Dr. Jerry Silver, Talk #2

Note: Matt Roderick is going to introduce the late morning speakers.  He has a son in a chair; first came to w2w in Phoenix 2 years ago.  He’s been a loud and persistent voice in Minnesota, where he lives, on behalf of the cure.

About Jerry Silver . . . he did a little for us in MN about 6 weeks ago.  He came to speak at the UM stem cell institute, where we’re trying to get a bill passed.  While he was there he talked with a researcher who I’ve been lobbying to get a chronic model going . . . she told me after listening to him that she’s on board for it now.

Here’s Jerry.

This is going to be about bridging a complete transection model — at first about an acute model and then at the end about the work they’ve done toward getting a chronic model going.

What we know about why axons don’t generate . .   The lesion.  Bleeding.  Macrophages rush in.  Axons die back.  Astrocytes move away and surround the entire area of inflammation with a scar, which keeps the inflammation from spreading.  Inside the core of the lesion are bunches of oligodendrocytes, but they’re not myelinating.

We decided to either build a bridge through this or just bypass the whole damn thing.  How do you get axons to cross?  You can create a conditioning response, give them some high test fuel . . . and get rid of the inhibitory molecules, like with chondroitinase (ChABC).  High test fuel and no guard rails.  Zoom!

In the 1800s they knew that central nervous system (CNS) nerve cells could be bridged across multiple centimeters to peripheral nerves.  BUT once they got to the end of the bridge, they couldn’t get out.  Why not?  25 years of research, and we learn that there’s a little scar filled with proteoglycans, which seemed to be like a little cul-de-sac for axons.  We solved that.  We published that last year, which is how I got invited to be here.

Now we’ve gone further.  The lesions we worked on were hemisections, and we wanted to try to do a bridge for a complete transection, the hardest bridge to build.  (He’s very enthusiastically giving credit to Yu Shang Lee, who is a bladder expert and a brilliant surgeon, along with one of his own cohorts in Ohio, Marc DePaul.)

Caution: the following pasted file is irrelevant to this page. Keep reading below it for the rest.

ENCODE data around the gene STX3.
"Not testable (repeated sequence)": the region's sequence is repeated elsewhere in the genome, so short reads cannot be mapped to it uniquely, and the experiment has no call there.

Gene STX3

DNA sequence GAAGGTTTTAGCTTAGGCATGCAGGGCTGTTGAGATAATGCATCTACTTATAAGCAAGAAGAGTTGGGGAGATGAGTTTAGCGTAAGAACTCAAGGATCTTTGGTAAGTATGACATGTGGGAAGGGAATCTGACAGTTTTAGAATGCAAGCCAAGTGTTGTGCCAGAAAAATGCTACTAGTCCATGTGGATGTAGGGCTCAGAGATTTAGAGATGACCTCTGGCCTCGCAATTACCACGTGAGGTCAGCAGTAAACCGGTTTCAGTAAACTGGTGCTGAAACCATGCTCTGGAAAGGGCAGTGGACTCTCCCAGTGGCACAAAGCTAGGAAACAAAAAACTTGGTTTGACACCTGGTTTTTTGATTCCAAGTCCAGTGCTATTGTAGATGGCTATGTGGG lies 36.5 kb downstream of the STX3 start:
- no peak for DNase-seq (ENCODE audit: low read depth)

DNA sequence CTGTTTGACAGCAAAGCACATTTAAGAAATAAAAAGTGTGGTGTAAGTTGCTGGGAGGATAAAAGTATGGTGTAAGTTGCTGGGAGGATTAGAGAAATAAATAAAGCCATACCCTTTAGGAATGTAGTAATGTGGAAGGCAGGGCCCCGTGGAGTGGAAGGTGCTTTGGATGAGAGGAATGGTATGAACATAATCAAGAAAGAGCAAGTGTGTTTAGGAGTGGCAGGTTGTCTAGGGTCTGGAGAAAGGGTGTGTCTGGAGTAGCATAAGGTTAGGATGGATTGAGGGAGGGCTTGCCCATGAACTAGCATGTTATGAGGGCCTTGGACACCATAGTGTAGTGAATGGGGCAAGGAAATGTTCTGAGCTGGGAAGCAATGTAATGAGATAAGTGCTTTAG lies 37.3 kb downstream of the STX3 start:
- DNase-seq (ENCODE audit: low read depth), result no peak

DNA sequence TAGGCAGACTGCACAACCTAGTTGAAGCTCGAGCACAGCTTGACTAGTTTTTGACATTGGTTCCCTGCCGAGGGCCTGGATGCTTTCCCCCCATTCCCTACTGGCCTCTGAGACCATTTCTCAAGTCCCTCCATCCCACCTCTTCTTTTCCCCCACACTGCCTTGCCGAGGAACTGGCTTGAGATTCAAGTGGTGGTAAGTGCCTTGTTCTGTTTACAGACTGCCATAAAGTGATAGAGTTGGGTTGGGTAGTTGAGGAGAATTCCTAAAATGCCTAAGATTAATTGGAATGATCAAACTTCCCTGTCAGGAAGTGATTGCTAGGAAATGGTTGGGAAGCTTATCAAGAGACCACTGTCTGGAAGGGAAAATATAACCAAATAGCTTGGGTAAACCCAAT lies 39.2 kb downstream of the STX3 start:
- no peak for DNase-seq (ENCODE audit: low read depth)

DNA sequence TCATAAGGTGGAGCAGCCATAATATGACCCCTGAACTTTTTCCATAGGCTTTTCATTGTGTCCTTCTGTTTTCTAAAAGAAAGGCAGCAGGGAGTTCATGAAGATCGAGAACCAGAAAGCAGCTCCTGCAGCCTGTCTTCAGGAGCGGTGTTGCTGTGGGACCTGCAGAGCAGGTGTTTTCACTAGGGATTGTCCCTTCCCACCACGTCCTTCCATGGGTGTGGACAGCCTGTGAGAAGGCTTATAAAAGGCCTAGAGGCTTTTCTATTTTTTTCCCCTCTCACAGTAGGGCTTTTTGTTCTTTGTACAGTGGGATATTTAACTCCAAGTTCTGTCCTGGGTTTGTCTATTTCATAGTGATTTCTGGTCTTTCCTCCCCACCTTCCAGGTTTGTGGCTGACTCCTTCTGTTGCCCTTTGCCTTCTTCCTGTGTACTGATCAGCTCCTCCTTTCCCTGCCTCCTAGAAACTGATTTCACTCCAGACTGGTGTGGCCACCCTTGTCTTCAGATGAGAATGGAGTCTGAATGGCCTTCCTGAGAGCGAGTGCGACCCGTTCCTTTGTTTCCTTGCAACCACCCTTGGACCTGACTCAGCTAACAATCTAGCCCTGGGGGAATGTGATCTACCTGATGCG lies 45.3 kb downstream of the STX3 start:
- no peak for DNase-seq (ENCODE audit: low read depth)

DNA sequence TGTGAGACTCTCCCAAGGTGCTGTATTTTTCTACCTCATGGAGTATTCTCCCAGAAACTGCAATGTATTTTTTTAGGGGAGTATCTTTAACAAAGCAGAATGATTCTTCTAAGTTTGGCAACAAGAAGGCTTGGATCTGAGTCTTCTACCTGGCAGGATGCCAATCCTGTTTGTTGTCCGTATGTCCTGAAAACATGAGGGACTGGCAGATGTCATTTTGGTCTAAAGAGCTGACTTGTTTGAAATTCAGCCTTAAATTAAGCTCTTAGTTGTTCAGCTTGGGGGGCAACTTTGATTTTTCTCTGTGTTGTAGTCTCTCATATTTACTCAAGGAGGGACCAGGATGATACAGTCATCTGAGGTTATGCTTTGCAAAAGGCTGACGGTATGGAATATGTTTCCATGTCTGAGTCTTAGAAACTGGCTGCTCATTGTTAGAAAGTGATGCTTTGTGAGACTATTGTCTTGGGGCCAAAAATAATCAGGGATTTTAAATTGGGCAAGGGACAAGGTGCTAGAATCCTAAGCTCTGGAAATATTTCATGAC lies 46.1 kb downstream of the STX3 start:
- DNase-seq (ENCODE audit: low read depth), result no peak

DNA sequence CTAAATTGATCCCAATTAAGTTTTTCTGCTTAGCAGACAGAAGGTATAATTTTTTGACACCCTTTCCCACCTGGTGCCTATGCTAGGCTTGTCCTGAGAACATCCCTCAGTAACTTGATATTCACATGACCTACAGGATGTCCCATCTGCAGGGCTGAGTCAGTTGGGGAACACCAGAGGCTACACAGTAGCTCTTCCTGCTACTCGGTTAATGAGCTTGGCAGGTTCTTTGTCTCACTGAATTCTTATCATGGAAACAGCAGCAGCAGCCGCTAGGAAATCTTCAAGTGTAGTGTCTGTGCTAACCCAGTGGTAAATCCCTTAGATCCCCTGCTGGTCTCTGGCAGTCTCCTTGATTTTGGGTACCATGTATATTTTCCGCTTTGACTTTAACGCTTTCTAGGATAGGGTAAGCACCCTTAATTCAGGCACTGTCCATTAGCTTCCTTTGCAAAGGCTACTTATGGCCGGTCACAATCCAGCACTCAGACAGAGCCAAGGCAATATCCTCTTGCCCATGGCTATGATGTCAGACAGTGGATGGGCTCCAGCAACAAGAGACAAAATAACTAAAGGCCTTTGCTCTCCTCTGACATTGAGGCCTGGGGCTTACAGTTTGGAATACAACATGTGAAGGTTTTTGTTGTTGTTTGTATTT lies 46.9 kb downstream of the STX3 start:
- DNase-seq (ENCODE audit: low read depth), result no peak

They tried to use their strategies to all ow paralyzed animals (and hopefully humans) to urinate normally after complete transection SCI . . . can this be done?

In 1996, Chang published a paper claiming that with peripheral nerve grafting (PNG) and FGF, they could restore some walking to animal models.  Word got out that this was not good research because it couldn’t be reproduced.  Jerry says he asked Yu Shang Lee (who knew Chang) if the animals could really walk . . . answer was NO . . . but they sure could pee.

So interesting!  So Jerry’s lab did an experiment with PNG and FGF and ChABC (chondroitinase) . . . the FGF is crucial.  In their acute model, they labeled the nerve fibers, looking for the path of the axons relative to the spot in the brain where urination is controlled.

Showing a movie of these propriospinal neurons having crossed the cavity and keeping on going, 7 millimeters past the other side.  You can see hundreds of them, passing the gap, and going all the way to the lumbar sacral levels, the terminal point.

Okay, so some neurons can grow?  We just heard that this can’t happen the other day . . . so who are these special guys who can grow?  It takes them six months to get all the way from the brain stem down, but they can do it.  We haven’t even knocked out pten.  These are the primitive brain stem neurons that control urination, not the ones that control voluntary movement.

Showing graphs of rat peeing behavior.  They pee like crazy, all night long, dozens of times, over and over.  After injury, their bladders stay full all the time . .  they only pee five or six times.   If they get the treatment, they gradually start peeing more normally over a six-month period.  This is highly quantified, dense data that shows the rats have become physiologically normal.

So . . . is it regeneration or plasticity?  They transect and find that it’s regeneration.  They confirm that result with pharmacology, by blocking functions with drugs and watching the behaviors change. Proven beyond a shadow of a doubt that regeneration is critical for return of function in the bladder.


All brand new data . . . we started with a contusion injury.  Bridged with the triple combo, nerve graft, FGF, and ChABC.  And wait.  And wait.  And wait.

Oh, no . . . the animals got worse, far worse.  Depressing.

New strategy.  So they added an intermediate phase, in which those sleepy axons got waked up.  They went in and added FGF and Fibrin and ChABC, and wait, and then did the graft.  And that time it worked!

I just got to see the anatomy before I got on a plane to come here . . . there are thousands of axons in the graft and many of them are exiting.  At least at two months, we know that we can get regeneration.

Now we have a strategy.  We have to remove the scar surgically, but there may be other ways.  We can do any creative attempt to alter the wound.  We can add peptides, we can alter pten, we can add neurotrophins, we can do anything we can think of, and we hope a lot of people will get excited about this and JOIN US.

You’re hearing it from me, Jerry Silver, working2walk 2012:

After complete cord transection even at chronic stages long-distance regeneration is possible.

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One Comment on “Dr. Jerry Silver, Talk #2”

  1. […]  Ah, so many things from the 2nd Dr. Jerry Silver talk.  One is the moderator, Matt Roderick, telling us that Dr. Silver convinced a researcher Matt […]

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